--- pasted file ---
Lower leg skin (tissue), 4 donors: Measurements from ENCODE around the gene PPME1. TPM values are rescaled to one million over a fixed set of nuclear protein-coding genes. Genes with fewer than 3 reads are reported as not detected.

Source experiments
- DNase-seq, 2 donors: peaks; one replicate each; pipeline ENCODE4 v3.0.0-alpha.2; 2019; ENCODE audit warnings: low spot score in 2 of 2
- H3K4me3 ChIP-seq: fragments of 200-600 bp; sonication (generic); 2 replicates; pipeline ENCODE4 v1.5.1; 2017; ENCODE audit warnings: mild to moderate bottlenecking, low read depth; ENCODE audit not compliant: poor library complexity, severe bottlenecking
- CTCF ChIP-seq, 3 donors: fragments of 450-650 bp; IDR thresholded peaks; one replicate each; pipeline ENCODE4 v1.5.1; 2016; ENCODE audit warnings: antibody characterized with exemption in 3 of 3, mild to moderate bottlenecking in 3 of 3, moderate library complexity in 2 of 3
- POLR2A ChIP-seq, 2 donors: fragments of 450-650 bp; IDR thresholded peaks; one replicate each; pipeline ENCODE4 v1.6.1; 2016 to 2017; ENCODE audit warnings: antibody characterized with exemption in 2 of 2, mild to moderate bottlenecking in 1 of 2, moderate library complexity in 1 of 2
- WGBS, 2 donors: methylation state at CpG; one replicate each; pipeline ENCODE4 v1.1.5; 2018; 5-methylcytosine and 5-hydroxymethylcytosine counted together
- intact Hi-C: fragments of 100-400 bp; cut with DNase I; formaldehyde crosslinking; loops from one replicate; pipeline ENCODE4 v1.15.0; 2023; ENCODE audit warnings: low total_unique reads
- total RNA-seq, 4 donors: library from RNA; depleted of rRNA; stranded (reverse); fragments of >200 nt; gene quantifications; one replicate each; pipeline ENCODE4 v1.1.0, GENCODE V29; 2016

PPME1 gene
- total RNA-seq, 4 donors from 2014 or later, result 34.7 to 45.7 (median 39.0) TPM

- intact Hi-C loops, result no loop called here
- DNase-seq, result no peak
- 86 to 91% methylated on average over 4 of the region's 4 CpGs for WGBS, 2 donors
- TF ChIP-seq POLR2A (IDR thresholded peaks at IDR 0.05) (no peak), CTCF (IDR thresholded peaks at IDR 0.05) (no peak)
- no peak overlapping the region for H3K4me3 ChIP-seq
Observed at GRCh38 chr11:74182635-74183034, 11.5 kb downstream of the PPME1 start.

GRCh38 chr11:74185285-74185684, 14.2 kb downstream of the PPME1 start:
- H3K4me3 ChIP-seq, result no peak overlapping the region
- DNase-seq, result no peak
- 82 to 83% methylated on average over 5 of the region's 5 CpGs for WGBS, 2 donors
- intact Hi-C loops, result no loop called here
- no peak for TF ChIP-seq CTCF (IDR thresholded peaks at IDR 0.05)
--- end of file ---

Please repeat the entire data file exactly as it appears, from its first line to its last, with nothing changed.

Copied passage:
Lower leg skin (tissue), 4 donors: Measurements from ENCODE around the gene PPME1. TPM values are rescaled to one million over a fixed set of nuclear protein-coding genes. Genes with fewer than 3 reads are reported as not detected.

Source experiments
- DNase-seq, 2 donors: peaks; one replicate each; pipeline ENCODE4 v3.0.0-alpha.2; 2019; ENCODE audit warnings: low spot score in 2 of 2
- H3K4me3 ChIP-seq: fragments of 200-600 bp; sonication (generic); 2 replicates; pipeline ENCODE4 v1.5.1; 2017; ENCODE audit warnings: mild to moderate bottlenecking, low read depth; ENCODE audit not compliant: poor library complexity, severe bottlenecking
- CTCF ChIP-seq, 3 donors: fragments of 450-650 bp; IDR thresholded peaks; one replicate each; pipeline ENCODE4 v1.5.1; 2016; ENCODE audit warnings: antibody characterized with exemption in 3 of 3, mild to moderate bottlenecking in 3 of 3, moderate library complexity in 2 of 3
- POLR2A ChIP-seq, 2 donors: fragments of 450-650 bp; IDR thresholded peaks; one replicate each; pipeline ENCODE4 v1.6.1; 2016 to 2017; ENCODE audit warnings: antibody characterized with exemption in 2 of 2, mild to moderate bottlenecking in 1 of 2, moderate library complexity in 1 of 2
- WGBS, 2 donors: methylation state at CpG; one replicate each; pipeline ENCODE4 v1.1.5; 2018; 5-methylcytosine and 5-hydroxymethylcytosine counted together
- intact Hi-C: fragments of 100-400 bp; cut with DNase I; formaldehyde crosslinking; loops from one replicate; pipeline ENCODE4 v1.15.0; 2023; ENCODE audit warnings: low total_unique reads
- total RNA-seq, 4 donors: library from RNA; depleted of rRNA; stranded (reverse); fragments of >200 nt; gene quantifications; one replicate each; pipeline ENCODE4 v1.1.0, GENCODE V29; 2016

PPME1 gene
- total RNA-seq, 4 donors from 2014 or later, result 34.7 to 45.7 (median 39.0) TPM

- intact Hi-C loops, result no loop called here
- DNase-seq, result no peak
- 86 to 91% methylated on average over 4 of the region's 4 CpGs for WGBS, 2 donors
- TF ChIP-seq POLR2A (IDR thresholded peaks at IDR 0.05) (no peak), CTCF (IDR thresholded peaks at IDR 0.05) (no peak)
- no peak overlapping the region for H3K4me3 ChIP-seq
Observed at GRCh38 chr11:74182635-74183034, 11.5 kb downstream of the PPME1 start.

GRCh38 chr11:74185285-74185684, 14.2 kb downstream of the PPME1 start:
- H3K4me3 ChIP-seq, result no peak overlapping the region
- DNase-seq, result no peak
- 82 to 83% methylated on average over 5 of the region's 5 CpGs for WGBS, 2 donors
- intact Hi-C loops, result no loop called here
- no peak for TF ChIP-seq CTCF (IDR thresholded peaks at IDR 0.05)